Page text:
Director: Staff shortage severe at nursing home

As national numbers show impending elder care troubles, the Tri-Lakes area is already experiencing them

Veronica Rivers, an 84-year-old resident of Mercy Living Center in Tupper Lake, watches as Norah Dew-Pratt, 2, gets glitter on an ornament, and herself, at an inter-generational craft event in December 2019. (Enterprise photo — Aaron Cerbone)

TUPPER LAKE — It’s a problem that’s getting worse by the day, and the generation.

Nursing homes are in a race against time to find staff as the “elder support ratio” is getting increasingly lopsided. These facilities are facing understaffing as more and more members of the baby boomer generation are reaching retirement age.

Madeline Toliver, the director of Mercy Living Center, said the elder care facility is in need of home aides and certified nursing assistants. She said there are currently five people in training, but there are still lots of openings for jobs at every level.

Toliver said while there is a nationwide shortage of CNAs, it is worse in the North Country, and still worse in the Tri-Lakes area.

“This is a major crisis here,” Toliver said. “It is very difficult to get people to work in health care.”

Toliver said health care is a “niche” profession and that elder care is even more niche. It requires a lot of hard work for low wages, she said; not just anyone can do it. But she said anyone with the “caring gene” looking to get into the field is in a good position to find a job if they are qualified.

“Scary” numbers

Toliver said the elder support ratio — which compares the number of 18-to-64-year-olds who can provide services to those 64 and older — had changed drastically in the last century. In 1900 it was 13.6 to 1, but by 1960 the number of eligible providers had been cut in half. In 2014 the ratio was 4.3 to 1, and by 2030 it is projected to be 2.8 to 1.

Toliver said that the Tri-Lakes area already is operating under the 2.8-to-1 ratio projected nationwide in 2030.

“That’s scary. There’s going to be nobody around when everybody gets older,” Toliver said. “I sort of fear what is going to happen.”

This shortage is only going to get more severe as more members of the baby boomer generation — those born between 1946 and 1964 — continue to retire. Toliver said while 35.1 million Americans turned 65 and became eligible for Medicare in 2000, it is projected 69.7 million Americans will reach that in 2030.

Working hard

She said the local elder care industry has heavily tapped its hiring resources.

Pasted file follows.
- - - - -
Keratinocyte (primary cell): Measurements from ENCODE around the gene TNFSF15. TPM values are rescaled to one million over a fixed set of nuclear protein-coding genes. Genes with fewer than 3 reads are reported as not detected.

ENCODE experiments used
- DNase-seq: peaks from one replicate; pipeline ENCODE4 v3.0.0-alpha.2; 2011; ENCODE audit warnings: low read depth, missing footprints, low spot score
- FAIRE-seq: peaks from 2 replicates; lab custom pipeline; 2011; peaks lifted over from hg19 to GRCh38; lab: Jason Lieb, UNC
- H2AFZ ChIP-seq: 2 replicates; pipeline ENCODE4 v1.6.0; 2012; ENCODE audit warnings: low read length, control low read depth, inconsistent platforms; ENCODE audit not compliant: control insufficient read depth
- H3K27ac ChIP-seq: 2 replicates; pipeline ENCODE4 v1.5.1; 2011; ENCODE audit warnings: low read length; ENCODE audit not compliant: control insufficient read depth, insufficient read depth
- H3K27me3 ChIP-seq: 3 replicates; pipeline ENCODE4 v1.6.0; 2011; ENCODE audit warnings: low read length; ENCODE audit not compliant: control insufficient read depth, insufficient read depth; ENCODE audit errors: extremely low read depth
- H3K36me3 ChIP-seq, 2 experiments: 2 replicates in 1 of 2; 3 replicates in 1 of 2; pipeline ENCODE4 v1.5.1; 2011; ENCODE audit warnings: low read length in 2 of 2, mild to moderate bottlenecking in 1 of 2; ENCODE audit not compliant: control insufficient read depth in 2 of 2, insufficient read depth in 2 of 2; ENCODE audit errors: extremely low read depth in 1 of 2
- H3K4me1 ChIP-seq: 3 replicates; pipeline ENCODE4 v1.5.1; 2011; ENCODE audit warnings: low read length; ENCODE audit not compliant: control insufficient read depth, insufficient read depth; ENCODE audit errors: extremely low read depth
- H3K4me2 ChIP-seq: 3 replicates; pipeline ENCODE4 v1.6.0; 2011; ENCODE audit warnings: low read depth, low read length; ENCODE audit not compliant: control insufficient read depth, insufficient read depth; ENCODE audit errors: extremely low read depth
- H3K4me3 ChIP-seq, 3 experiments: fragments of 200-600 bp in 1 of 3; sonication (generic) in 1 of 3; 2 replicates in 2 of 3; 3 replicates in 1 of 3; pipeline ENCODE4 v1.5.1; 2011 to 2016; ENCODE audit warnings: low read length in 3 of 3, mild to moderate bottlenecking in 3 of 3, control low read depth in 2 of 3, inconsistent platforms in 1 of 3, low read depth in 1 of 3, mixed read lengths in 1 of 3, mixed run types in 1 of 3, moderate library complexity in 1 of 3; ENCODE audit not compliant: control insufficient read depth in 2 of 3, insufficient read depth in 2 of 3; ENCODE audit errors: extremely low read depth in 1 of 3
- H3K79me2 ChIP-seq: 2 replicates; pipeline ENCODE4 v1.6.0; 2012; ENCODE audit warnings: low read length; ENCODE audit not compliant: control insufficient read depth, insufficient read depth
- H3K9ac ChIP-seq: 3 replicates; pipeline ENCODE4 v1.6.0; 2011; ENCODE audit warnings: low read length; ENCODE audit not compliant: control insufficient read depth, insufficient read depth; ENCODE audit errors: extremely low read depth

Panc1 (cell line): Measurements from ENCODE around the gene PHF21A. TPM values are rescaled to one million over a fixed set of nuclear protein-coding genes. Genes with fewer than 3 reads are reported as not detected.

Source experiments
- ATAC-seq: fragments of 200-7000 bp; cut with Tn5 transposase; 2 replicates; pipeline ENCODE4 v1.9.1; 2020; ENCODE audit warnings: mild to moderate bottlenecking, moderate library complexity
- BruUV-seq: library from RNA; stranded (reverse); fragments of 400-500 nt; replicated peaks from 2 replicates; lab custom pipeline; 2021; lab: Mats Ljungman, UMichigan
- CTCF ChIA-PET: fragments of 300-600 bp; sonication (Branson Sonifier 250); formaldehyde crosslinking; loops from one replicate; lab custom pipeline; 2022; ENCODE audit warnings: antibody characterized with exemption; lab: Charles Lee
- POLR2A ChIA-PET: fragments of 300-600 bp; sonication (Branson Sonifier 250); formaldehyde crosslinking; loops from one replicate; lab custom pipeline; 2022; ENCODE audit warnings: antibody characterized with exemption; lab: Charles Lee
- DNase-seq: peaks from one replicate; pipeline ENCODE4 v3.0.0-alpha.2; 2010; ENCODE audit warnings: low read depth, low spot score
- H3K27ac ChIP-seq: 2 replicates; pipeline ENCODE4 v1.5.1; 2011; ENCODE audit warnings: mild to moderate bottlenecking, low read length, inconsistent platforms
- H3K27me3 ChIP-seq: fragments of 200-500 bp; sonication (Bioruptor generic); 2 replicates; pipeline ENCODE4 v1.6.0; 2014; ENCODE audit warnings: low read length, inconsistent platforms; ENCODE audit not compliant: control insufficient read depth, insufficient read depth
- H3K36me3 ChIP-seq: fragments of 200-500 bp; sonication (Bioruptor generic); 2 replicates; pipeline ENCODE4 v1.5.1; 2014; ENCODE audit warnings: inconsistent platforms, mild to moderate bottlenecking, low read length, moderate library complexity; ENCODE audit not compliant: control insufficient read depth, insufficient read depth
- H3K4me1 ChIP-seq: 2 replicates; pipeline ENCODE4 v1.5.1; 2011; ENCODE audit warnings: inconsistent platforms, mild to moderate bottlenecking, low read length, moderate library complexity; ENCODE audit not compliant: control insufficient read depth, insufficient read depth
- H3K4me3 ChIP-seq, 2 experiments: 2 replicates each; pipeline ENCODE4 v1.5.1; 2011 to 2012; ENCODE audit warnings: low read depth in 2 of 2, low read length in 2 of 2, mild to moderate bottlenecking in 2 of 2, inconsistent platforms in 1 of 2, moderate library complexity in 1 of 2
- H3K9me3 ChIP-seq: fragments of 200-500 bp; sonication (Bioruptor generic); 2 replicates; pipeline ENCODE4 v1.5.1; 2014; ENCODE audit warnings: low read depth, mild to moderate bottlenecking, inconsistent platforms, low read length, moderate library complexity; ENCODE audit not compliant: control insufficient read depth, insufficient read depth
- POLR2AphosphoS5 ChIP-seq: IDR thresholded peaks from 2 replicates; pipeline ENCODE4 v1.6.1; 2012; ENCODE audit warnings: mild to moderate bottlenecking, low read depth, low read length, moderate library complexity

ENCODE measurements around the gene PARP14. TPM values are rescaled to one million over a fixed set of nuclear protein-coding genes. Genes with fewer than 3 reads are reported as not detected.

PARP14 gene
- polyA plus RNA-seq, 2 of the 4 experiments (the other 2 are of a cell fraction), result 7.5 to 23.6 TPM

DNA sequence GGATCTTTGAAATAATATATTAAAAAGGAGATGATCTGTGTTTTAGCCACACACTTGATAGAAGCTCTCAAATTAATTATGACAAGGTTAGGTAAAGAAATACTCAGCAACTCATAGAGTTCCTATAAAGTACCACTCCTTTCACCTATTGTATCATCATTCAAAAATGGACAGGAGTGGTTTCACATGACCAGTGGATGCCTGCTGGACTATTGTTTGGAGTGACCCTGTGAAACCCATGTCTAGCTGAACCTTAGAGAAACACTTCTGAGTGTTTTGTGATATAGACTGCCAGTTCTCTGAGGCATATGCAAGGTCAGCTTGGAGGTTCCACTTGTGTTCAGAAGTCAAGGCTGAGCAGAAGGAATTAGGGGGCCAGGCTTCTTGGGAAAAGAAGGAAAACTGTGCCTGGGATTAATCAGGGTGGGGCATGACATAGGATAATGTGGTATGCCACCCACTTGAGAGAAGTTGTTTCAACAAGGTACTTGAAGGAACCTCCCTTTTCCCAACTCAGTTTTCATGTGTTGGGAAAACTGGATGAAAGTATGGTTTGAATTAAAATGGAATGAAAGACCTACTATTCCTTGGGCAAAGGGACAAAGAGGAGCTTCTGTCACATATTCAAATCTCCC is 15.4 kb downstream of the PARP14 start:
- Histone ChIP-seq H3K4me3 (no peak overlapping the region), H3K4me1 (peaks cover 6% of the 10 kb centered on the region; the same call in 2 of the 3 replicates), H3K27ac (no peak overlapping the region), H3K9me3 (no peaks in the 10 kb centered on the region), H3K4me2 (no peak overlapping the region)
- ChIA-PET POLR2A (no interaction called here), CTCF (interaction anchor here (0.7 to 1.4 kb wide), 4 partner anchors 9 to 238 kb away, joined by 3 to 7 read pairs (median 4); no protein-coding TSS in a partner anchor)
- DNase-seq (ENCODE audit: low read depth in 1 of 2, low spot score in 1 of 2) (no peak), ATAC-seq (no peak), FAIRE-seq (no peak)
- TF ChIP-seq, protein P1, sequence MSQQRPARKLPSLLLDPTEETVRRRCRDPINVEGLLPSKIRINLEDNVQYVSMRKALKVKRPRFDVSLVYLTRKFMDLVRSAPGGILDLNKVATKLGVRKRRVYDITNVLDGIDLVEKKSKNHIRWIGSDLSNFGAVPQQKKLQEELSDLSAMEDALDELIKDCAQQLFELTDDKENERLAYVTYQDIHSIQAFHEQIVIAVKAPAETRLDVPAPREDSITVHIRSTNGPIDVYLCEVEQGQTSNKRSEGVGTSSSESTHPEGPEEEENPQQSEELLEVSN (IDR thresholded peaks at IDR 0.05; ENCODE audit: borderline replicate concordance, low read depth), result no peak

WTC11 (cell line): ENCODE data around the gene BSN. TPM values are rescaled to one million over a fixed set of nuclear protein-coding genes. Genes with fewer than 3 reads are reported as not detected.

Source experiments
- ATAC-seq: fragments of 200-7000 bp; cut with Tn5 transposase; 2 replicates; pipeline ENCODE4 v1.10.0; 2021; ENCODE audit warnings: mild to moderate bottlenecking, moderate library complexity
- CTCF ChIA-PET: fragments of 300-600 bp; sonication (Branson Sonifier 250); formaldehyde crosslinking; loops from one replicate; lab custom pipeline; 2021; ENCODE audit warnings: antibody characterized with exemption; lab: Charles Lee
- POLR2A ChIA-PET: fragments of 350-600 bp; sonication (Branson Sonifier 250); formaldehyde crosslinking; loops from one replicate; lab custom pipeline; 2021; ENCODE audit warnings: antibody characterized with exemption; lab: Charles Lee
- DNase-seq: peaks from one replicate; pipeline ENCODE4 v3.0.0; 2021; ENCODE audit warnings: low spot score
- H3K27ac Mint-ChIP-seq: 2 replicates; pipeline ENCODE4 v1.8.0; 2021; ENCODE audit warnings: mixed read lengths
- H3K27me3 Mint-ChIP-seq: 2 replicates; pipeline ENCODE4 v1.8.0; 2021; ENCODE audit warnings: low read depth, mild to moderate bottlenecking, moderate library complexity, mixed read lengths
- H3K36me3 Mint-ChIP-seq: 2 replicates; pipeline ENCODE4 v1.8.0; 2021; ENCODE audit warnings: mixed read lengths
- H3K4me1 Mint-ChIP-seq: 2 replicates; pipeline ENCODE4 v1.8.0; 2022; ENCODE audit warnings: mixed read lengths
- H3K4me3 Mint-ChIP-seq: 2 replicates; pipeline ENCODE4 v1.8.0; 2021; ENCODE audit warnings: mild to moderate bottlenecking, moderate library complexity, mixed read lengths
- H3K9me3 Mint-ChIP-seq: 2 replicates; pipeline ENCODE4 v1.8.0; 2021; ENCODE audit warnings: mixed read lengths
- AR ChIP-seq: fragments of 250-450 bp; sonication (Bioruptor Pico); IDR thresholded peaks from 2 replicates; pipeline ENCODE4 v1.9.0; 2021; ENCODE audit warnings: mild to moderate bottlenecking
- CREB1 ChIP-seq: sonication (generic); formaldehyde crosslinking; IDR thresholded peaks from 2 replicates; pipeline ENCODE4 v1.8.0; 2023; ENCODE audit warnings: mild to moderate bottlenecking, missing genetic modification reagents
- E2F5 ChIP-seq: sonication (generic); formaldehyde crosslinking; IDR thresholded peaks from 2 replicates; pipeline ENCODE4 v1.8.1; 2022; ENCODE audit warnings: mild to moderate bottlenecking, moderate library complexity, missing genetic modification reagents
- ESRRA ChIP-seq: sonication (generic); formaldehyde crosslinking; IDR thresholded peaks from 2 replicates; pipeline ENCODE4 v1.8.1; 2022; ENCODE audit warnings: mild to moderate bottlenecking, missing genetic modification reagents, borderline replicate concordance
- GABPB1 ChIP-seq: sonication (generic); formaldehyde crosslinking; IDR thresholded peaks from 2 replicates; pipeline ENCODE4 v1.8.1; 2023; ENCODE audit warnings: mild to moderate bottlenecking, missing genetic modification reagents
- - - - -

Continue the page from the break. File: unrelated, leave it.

Mercy Living Center has around 100 staff members currently. Around two-thirds of those are care staff. Toliver said when staff levels are low, managers and administration fill in on the floor to help get the work done.

“Periodically, that’s not a terrible thing. But (not) on a regular basis.” Toliver said. “Then who is doing their jobs?”

She said low staffing also results in higher fatigue and burnout, physically and mentally.

“That’s the problem … that we are overutilizing good people,” Toliver said.

“A great place to be”

Veronica Rivers, an 84-year-old Mercy Living Center resident, said employees work hard every day just to get the residents to the table three times a day, as well as doing essential health care.

“It’s not easy. It’s hard work,” Rivers said.

Despite this, Rivers said the staff at Mercy Living Center provides service for which she is thankful.

“This is a great place to be,” Rivers said.

Toliver said the center has openings for registered nurses, licensed practical nurses and certified nursing assistants. She is looking for people both young and old to fill those spots.

“CNAs are the bedrock of what we do,” Toliver said.

But they are the lowest-paid profession of the three, she said.

To make up for the hard work and low pay that comes with the industry, Toliver said she needs to be able to offer a workplace that is, as Rivers said, “a great place to be.” She wants to develop programs to make the work environment better and to ensure a job with her company can support employees fully.

The fingerprinting cliff

Toliver said one of the major obstacles to making new hires is that not all young people are passing fingerprinting tests — that is, that they have been arrested for some crime that shows up in a background check.

At a Tupper Lake town board meeting in November, Toliver warned attending students, “Be careful what you do in your private life.”

Tupper Lake High School students attend town board meetings during the school year for Linda Sexton’s social studies class, and Toliver pitched health care work to them, saying Mercy hires 18-year-olds and offers flexible hours to work around school schedules.

Mercy will also hire BOCES or North Country Community College students.

Toliver said employees at Mercy need to be able to pass a background check including fingerprinting to see if they have been arrested. She also warned the kids, “Be careful what you post.”

Toliver and others running nursing homes in the area are looking for ways to find people passionate for elder care in the face of an incoming wave of retirees. This type of job will not appeal to everyone, Toliver said. But for those with a passion for it, it can be a rewarding career.


The Enterprise plans to continue covering the elder support gap as it affects other local facilities and services.


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